I’ve said before but it’s always worth mentioning.
Even seasoned photographers who supposedly have their camera handling down, need to be taking pictures often.
That’s how you keep up your skills.
Prior to auto focus, the only way to get comfortable with a telephoto lens especially if you’re shooting sports is to use that lens often.
You learn, for instance, when tracking a subject that is moving towards you, you need to turn the focus ring clockwise or counterclockwise and at a rate proportional to how fast they approach.
These days with auto focus, you still need to make sure to choose the right ‘dot'(Canon uses red, Nikon a black dot) in your viewfinder in anticipation of where your subject is going to be.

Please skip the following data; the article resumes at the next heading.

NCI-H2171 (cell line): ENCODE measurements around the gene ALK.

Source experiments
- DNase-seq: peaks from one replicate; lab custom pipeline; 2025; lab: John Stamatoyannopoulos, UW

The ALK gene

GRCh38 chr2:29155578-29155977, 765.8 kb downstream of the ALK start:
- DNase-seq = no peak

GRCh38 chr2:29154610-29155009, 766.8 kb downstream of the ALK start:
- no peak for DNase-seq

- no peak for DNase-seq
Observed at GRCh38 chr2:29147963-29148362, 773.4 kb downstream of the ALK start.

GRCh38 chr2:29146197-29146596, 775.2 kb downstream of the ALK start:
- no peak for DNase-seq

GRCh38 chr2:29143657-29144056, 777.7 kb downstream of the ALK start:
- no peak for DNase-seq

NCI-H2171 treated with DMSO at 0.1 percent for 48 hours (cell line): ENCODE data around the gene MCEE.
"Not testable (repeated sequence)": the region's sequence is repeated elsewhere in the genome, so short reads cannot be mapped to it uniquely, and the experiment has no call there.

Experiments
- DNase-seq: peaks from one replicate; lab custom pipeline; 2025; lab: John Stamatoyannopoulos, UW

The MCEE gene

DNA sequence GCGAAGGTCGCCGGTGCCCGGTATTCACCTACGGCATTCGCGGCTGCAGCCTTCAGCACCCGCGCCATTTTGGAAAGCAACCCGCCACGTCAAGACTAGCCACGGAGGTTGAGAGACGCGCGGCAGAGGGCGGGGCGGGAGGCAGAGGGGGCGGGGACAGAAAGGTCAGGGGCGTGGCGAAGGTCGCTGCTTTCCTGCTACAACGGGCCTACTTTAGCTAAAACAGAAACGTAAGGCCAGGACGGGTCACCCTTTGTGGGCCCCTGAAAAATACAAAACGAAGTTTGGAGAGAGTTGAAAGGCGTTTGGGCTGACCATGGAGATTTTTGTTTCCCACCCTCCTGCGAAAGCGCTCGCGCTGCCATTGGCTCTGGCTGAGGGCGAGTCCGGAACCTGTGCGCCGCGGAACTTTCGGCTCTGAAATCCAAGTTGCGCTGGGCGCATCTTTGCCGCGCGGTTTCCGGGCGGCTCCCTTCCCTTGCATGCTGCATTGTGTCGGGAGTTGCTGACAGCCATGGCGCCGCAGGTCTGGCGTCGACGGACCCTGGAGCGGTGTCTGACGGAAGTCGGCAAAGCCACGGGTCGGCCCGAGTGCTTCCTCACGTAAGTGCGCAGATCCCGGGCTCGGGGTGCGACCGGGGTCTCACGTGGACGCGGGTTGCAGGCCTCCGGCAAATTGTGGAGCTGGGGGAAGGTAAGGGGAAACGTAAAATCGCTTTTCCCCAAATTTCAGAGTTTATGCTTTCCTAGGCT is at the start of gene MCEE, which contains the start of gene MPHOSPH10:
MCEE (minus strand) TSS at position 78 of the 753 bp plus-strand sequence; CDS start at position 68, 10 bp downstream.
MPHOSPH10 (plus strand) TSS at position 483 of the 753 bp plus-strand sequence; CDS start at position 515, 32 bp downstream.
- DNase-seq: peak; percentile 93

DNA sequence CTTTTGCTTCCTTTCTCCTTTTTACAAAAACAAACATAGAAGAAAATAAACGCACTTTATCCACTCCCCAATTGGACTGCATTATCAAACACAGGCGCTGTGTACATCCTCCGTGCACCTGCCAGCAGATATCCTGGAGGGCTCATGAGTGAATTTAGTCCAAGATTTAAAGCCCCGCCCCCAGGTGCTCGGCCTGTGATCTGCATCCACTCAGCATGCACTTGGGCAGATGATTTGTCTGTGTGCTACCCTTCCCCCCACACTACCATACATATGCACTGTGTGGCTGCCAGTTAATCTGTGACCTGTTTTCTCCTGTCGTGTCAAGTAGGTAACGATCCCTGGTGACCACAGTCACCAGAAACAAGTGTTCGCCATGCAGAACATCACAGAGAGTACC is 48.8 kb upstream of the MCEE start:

If the subject is approaching you might want to select the top dot as they get bigger and closer.
Looking for pictures in public places
Over the years I’ve spent much time driving around looking for pictures of people or creatures in public places.
Why public places? Well, you don’t want to run afoul of the law. That’s why.
Malls are not public places.
Don’t mistaken them for such. They are actually private property.
Just because anyone can enter a shopping mall, it doesn’t mean you can enter and take pictures like if you were at a public park.
Since cameras are so common these days, it’s a battle the mall security can’t possibly enforce unless you draw attention to yourself.
Then they’ll likely ask you to leave. Remember, no one has the right to tell you to delete your images, not even the police.
I came across Callie (short for Calliope) at an outdoor fountain yesterday.
I asked Callie’s owner if it was okay to make some pictures of her.
Even though I didn’t need to ask for permission since it was a public place.
This is especially true if you want to point your lens at children.